His in position (2) is directed towards the cavity which is located in the protein interior. It seems to be in agreement with the experimental data, since we did not observe any significant change in the inhibition activity after the mutation of histidine to alanine (see peptide IV). However, if the residue is long enough to reach Asp709 and still the backbone is located in the protein binding pocket, we could observe increase of the inhibition effect (see peptide X). As it was pointed previously (Oefner et al. 2004; Misawa et al. 2011) and also as was found in the 2QPJ PDB structure, the residue located at the S1′ binding pocket should be hydrophobic.

The S1′ binding pocket is built from the following residues: Ile558, Phe563, Met579, Val692, Trp693, Val580 and Arg717. After the mutation of Asn in position (3) to alanine, most of those interactions disappeared (see peptide V). We may suspect that the observed increase of the inhibition effect is caused by removal of the hydrophilic residue from the highly hydrophobic pocket and better fit of the peptide to protein.

Pro in position (4) does not form any significant interactions with the protein (Arg102, Tyr697 and His711). The decrease of the inhibition activity of compounds VI and IX comparing to their parent peptide (sialorphin, I) can thus be explained by an enhanced conformational flexibility of the peptides. The increase of the inhibition activity of compound XI comparing to its parent compound (opiorphin, II) could be caused by decreased conformational flexibility of the peptide.

The mutation of Arg in position (5) to alanine (see peptide VII) weakened the inhibition effect of the peptide. Arg in position (5) is located in the vicinity of Ser705 and Thr708 that creates hydrogen bond interactions. The third residue located in this area is Asp709, however, we did not observe any salt bridge formed between Arg in position (5) and Asp709. We can thus assume that with this salt bridge the weakening of the inhibition effect (see peptides I and VII) would have been stronger. According to our model, the C-terminal part of the peptide can form a salt bridge interaction with Arg110 and/or Arg102. After protecting the C terminus by the amide group, the inhibitory effect was weakened as described previously (Kamysz et al. 2016).


We performed an alanine scan of sialorphin to explore the role of its side chains in degradation of enkephalins by enkephalinases and showed that this compound has a critical structure which hardly tolerates substitutions in its primary sequence at positions 1, 4 and 5. The substitution of the amino acids Gln1, Pro4 and Arg5 of sialorphin for Ala reduces the half-life (t1/2) of Met-enkephalin in the presence of NEP. This result seems to be related to the influence of each residue on the peptide–enzyme interactions. With the molecular modelling techniques, we tried to obtain a reasonable explanation of the observed changes of the inhibition effect. The mutation of His2 to alanine in sialorphin was tolerated quite well. Substitution of Asn residue at position 3 in sialorphin for alanine residue (peptide V) as well replacement of Asn residue at position 3 in hybrid peptides IX and X by Phe residue led to compounds (respectively, peptides VIII and XI) with an enhanced inhibitory activity, owing to the introduction of a more hydrophobic amino acid residue, which has provided a better fit of the peptide to protein. This study provides important SAR information that may be applied in the design of new sialorphin analogues that could be useful pharmacological tools.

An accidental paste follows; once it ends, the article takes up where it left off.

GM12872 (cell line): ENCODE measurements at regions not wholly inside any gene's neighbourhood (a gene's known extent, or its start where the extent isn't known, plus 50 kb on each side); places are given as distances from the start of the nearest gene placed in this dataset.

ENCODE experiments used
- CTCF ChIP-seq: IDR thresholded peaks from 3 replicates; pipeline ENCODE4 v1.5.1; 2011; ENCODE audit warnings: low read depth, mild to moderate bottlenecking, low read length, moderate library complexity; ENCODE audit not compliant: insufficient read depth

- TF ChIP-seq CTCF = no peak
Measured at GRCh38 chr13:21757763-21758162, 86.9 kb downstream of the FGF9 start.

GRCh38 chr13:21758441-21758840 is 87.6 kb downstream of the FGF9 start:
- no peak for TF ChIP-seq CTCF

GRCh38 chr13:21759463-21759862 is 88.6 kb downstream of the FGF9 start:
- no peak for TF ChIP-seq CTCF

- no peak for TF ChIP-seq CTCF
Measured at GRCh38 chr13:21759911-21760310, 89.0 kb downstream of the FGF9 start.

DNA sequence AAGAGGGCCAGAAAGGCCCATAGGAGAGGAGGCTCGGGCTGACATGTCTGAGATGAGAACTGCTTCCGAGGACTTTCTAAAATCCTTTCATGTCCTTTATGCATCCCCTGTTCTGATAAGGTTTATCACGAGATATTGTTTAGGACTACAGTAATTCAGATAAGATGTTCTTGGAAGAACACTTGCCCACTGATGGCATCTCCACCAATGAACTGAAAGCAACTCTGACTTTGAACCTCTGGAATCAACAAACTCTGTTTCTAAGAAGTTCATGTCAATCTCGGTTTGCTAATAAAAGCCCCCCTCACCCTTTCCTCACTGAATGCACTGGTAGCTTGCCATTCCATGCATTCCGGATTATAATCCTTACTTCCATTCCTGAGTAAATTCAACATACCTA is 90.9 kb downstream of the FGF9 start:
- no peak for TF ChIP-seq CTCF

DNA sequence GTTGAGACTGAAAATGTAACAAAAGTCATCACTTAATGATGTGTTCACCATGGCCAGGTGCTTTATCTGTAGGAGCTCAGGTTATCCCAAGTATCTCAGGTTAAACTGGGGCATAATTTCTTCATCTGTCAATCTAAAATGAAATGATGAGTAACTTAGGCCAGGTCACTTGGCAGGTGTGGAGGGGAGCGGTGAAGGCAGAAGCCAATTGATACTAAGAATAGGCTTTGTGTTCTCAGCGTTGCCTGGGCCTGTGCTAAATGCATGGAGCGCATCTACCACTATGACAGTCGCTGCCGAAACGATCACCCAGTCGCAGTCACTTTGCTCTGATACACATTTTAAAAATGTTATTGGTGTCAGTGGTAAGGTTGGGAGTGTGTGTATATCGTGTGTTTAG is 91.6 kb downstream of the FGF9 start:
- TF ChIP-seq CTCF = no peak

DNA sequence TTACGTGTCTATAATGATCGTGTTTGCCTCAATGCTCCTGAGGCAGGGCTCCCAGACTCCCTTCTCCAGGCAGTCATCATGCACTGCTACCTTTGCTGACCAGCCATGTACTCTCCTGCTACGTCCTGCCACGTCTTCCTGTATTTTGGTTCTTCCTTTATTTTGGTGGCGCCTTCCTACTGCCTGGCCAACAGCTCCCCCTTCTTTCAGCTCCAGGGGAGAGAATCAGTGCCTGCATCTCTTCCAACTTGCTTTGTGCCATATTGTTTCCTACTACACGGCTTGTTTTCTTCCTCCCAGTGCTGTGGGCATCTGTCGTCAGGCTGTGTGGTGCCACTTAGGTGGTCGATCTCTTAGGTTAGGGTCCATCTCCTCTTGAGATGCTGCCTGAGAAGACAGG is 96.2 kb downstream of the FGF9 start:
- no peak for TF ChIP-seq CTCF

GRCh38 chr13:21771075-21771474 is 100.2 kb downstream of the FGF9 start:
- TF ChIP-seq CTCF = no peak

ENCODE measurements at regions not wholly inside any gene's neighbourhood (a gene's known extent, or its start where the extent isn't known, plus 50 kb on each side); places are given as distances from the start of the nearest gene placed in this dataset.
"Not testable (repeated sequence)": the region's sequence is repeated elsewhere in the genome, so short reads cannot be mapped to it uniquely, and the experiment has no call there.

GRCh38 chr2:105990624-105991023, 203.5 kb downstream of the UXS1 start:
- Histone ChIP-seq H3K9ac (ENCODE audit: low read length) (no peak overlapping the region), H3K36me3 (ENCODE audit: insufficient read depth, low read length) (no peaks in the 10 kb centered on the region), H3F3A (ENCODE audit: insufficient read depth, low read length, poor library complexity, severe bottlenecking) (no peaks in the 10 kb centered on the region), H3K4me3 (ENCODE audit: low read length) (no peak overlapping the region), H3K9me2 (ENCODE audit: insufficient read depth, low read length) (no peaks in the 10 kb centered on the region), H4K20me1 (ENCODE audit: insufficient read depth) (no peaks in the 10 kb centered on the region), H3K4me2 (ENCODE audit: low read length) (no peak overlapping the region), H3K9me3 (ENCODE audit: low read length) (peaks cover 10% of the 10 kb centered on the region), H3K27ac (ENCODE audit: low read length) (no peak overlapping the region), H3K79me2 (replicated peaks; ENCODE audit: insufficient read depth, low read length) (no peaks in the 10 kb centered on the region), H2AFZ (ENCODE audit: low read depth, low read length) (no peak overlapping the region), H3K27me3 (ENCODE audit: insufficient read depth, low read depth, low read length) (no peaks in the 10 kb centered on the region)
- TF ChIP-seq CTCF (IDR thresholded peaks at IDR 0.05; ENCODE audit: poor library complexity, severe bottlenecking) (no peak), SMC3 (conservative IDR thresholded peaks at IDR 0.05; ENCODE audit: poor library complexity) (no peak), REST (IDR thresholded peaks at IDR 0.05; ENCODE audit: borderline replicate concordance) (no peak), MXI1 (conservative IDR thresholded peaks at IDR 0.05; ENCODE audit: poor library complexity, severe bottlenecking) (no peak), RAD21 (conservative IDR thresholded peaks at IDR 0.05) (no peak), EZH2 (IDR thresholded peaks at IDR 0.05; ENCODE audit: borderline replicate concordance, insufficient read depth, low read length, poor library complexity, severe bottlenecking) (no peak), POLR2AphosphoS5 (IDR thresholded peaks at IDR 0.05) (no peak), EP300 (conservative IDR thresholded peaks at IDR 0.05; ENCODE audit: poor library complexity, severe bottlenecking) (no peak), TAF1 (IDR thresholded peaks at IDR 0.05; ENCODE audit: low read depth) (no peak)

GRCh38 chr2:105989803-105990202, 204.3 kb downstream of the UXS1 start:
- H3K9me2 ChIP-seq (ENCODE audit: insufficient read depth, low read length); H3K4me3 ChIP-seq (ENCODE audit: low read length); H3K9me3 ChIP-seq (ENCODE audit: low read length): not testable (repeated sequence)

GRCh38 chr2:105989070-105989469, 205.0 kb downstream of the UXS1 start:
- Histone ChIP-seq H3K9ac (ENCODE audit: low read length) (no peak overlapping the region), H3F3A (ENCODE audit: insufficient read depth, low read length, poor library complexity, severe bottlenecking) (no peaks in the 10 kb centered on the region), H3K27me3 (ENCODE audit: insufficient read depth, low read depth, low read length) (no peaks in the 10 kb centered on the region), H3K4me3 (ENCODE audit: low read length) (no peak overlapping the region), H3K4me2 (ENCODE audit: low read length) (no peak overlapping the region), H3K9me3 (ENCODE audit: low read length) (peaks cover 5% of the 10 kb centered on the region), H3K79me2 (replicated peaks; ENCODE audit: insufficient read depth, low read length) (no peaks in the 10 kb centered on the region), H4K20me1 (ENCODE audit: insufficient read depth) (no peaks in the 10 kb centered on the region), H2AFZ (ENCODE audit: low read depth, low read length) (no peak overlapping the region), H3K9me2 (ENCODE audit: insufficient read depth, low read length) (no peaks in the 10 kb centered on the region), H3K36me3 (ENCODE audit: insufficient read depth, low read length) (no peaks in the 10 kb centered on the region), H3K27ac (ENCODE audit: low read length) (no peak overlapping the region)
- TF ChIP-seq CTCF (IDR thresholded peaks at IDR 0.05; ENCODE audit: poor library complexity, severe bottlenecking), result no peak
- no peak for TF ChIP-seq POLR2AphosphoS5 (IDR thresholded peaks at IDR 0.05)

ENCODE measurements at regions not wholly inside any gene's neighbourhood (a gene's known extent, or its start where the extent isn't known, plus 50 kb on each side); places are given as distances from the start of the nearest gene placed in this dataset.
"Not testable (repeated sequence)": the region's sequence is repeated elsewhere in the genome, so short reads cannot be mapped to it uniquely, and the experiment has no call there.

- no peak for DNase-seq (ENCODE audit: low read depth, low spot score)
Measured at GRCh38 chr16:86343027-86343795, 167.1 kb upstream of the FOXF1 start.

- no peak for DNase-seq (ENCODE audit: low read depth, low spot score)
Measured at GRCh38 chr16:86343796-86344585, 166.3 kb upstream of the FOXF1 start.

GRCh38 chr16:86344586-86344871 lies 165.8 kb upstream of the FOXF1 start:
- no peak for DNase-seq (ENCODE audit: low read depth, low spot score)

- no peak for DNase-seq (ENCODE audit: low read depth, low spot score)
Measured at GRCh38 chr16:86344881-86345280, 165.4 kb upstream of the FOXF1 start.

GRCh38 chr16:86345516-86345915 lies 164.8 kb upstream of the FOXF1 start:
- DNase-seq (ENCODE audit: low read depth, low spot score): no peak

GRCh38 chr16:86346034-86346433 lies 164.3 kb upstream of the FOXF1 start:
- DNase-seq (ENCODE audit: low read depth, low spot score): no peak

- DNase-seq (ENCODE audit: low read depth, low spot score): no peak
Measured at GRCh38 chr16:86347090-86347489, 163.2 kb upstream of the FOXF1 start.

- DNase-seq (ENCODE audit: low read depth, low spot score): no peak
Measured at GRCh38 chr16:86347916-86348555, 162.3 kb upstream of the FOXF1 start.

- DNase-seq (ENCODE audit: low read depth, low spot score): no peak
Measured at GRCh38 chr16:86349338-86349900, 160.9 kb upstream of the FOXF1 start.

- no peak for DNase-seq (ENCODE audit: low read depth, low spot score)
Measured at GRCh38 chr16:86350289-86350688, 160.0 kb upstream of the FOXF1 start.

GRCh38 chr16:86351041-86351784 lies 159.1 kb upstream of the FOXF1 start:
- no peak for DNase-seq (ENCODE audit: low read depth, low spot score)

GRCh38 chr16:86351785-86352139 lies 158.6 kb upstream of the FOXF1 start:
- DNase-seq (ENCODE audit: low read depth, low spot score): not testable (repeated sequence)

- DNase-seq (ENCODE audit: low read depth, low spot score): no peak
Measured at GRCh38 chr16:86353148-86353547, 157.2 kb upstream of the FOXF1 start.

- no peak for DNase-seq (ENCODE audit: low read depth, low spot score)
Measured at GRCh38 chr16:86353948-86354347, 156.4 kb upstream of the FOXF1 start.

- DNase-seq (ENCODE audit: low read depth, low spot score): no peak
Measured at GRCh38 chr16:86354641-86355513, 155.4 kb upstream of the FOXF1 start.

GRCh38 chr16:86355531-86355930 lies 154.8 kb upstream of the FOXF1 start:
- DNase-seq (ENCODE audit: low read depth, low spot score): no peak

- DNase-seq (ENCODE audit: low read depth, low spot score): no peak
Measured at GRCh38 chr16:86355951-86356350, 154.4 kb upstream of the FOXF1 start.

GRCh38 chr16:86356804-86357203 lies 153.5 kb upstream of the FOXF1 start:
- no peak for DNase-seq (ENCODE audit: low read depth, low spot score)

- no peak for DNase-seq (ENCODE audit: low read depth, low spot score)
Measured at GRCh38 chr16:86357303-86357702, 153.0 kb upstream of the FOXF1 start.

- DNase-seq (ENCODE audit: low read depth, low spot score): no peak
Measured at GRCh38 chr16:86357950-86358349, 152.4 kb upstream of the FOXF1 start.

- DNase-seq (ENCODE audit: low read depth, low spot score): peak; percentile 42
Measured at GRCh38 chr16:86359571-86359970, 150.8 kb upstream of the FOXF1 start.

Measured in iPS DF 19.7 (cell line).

This work was supported by the Grant from National Science Centre 2013/11/B/NZ7/01301.

Author contributions

The manuscript was written through contributions of all authors and they have given approval to the final version of the manuscript.

Compliance with ethical standards

Conflict of interest

The authors declare that they have no conflict of interest.

Research involving human participants and/or animals

This article does not contain any studies with human participants or animals performed by any of the authors. This article does not contain studies with human or animal subjects performed by any of the authors that should be approved by Ethics Committee.


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Open AccessThis article is distributed under the terms of the Creative Commons Attribution 4.0 International License (, which permits unrestricted use, distribution, and reproduction in any medium, provided you give appropriate credit to the original author(s) and the source, provide a link to the Creative Commons license, and indicate if changes were made.

Authors and Affiliations

  • Małgorzata Sobocińska
    • 1
  • Artur Giełdoń
    • 2
  • Jakub Fichna
    • 3
  • Elżbieta Kamysz
    • 1
    Email author
  1. 1.Laboratory of Chemistry of Biological Macromolecules, Department of Molecular Biotechnology, Faculty of ChemistryUniversity of GdanskGdanskPoland
  2. 2.Laboratory of Simulation of Polymers, Department of Theoretical Chemistry, Faculty of ChemistryUniversity of GdanskGdanskPoland
  3. 3.Department of Biochemistry, Faculty of MedicineMedical University of LodzLodzPoland